Cut to the chase


      • Get to the point
        To skip small talk or unnecessary details and focus on the essential or most important information or action

      • Take decisive action
        To stop wasting time and start taking direct and efficient action towards a goal or solution

    Examples of Cut to the chase

    • "I don't have all day, cut to the chase and tell me what you want."

      This idiom is used when someone wants to get straight to the point and avoid unnecessary details or small talk. It comes from the film industry, where editors would "cut to the chase" to move quickly to the most important part of a scene. In everyday language, it's a way to politely but firmly request that someone be more direct in their communication.


    "Cut to the chase" is a phrase commonly used in conversation and informal settings. It can be used to urge someone to get to the point or to take decisive action. The underlying intention is to avoid wasting time on unimportant or irrelevant matters and focus on what is most crucial.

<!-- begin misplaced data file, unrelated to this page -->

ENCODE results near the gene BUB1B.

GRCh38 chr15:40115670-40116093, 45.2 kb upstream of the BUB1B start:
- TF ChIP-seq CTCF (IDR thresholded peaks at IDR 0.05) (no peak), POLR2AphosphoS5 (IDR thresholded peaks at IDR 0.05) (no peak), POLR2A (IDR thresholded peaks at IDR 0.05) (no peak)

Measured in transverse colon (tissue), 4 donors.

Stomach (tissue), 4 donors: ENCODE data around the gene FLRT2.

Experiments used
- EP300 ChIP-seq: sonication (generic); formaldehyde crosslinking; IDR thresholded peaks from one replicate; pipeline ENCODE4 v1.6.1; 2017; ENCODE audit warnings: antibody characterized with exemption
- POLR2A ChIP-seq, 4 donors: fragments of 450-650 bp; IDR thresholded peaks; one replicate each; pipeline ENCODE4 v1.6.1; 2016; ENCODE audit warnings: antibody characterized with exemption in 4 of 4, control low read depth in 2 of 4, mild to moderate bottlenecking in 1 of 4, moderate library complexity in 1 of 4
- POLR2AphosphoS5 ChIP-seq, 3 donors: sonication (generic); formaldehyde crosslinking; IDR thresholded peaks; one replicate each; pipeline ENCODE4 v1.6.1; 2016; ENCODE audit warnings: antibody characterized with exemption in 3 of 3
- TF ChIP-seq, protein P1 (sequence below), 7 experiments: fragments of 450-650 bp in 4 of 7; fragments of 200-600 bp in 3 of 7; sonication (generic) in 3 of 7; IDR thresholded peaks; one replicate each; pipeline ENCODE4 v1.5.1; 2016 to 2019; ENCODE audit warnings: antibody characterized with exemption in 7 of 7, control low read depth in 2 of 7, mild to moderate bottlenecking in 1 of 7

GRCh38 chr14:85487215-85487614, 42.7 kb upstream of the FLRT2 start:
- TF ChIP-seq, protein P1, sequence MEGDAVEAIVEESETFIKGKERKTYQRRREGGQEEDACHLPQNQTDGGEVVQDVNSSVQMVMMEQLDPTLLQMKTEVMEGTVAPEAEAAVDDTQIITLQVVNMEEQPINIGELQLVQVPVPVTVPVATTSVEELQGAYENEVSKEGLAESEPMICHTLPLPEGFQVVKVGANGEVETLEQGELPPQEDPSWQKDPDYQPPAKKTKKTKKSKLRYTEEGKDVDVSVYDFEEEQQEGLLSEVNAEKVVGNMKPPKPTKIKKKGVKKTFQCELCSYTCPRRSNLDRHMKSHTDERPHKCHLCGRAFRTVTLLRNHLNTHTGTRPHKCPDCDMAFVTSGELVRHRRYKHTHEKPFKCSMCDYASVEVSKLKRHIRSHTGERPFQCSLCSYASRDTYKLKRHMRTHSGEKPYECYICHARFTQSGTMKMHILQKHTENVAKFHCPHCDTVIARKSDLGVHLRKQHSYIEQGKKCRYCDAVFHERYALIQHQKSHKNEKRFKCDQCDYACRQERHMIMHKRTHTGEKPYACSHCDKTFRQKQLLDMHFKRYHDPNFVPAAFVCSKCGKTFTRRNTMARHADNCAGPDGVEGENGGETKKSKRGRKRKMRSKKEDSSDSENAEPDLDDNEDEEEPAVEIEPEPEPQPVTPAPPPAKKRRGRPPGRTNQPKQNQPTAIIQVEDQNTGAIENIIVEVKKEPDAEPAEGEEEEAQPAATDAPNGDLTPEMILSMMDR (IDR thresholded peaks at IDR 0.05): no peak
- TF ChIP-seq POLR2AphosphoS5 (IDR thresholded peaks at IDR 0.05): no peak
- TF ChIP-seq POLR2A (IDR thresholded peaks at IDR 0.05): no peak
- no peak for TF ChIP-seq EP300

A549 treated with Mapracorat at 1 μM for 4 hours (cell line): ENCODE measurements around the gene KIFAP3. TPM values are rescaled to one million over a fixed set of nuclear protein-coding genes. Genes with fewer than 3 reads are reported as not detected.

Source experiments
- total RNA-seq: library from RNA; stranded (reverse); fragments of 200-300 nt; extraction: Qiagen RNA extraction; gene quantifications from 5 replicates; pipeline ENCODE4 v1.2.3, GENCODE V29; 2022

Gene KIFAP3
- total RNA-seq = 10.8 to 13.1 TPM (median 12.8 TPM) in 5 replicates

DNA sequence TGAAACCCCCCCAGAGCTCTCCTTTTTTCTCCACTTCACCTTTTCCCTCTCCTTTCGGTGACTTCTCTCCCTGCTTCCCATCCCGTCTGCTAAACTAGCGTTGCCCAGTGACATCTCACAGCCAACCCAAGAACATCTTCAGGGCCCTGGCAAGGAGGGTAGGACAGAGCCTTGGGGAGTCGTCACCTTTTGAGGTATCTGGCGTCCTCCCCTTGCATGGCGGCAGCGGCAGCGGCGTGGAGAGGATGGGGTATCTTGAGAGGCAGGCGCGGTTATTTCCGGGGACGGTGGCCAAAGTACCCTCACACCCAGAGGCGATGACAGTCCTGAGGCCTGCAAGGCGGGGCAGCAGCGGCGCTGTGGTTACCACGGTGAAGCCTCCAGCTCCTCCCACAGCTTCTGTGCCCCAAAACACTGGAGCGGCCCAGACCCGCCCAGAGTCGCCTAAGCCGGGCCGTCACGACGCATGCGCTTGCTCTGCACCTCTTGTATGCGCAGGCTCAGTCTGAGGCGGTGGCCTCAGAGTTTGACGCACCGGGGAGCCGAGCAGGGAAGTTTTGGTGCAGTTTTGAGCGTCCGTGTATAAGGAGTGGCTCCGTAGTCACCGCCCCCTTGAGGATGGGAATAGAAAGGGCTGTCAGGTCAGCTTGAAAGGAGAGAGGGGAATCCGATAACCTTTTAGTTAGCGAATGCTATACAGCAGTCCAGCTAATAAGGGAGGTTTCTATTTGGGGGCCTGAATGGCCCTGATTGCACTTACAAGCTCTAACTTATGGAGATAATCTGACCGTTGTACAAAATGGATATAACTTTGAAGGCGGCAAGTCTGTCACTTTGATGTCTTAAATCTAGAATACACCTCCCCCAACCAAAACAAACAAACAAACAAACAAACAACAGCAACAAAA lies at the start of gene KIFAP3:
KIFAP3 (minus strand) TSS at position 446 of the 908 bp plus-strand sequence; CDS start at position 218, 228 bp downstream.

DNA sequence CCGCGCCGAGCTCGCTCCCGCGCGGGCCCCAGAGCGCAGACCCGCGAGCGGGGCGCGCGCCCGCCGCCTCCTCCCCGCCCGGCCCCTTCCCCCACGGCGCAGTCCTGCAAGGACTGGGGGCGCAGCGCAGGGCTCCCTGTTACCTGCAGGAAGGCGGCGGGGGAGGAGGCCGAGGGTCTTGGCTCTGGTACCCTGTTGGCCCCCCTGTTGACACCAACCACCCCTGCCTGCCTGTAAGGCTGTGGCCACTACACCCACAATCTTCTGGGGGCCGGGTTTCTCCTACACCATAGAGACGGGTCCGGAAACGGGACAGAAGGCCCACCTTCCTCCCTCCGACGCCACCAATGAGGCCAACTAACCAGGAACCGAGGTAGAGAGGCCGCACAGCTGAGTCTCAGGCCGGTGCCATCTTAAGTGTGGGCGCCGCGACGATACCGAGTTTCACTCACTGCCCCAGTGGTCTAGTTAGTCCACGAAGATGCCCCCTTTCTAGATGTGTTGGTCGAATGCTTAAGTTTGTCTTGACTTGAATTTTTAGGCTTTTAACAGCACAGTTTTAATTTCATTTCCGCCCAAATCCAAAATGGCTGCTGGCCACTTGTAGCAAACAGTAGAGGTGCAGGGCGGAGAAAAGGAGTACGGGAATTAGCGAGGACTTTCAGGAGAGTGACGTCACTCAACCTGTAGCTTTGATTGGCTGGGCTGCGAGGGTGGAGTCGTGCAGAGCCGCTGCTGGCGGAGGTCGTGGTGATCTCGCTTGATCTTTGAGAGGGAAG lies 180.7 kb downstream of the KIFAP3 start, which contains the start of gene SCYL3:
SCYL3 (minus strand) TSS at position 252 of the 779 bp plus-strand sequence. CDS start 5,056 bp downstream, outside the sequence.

This idiom is often used in business or professional settings, where time is considered a valuable resource. It can also be used in personal relationships to express impatience with someone who is beating around the bush or taking a long time to get to the point.

    Origin of "Cut to the chase"

    The origin of this idiom is debated, but it is believed to have originated in the early days of silent films. During this time, many films had long, drawn-out chase scenes that were often considered boring and unnecessary. In order to keep the audience engaged, filmmakers would cut to the chase scene, skipping over the buildup and getting straight to the action.

    Over time, this phrase evolved to be used in everyday language to urge someone to get to the point. It is also possible that the phrase originated from horse racing, where the phrase "cut to the chase" was used to describe when a horse would take a shortcut to reach the finish line.

    Regardless of its exact origin, "cut to the chase" has become a commonly used idiom in modern English, conveying the idea of being direct and efficient in communication and action.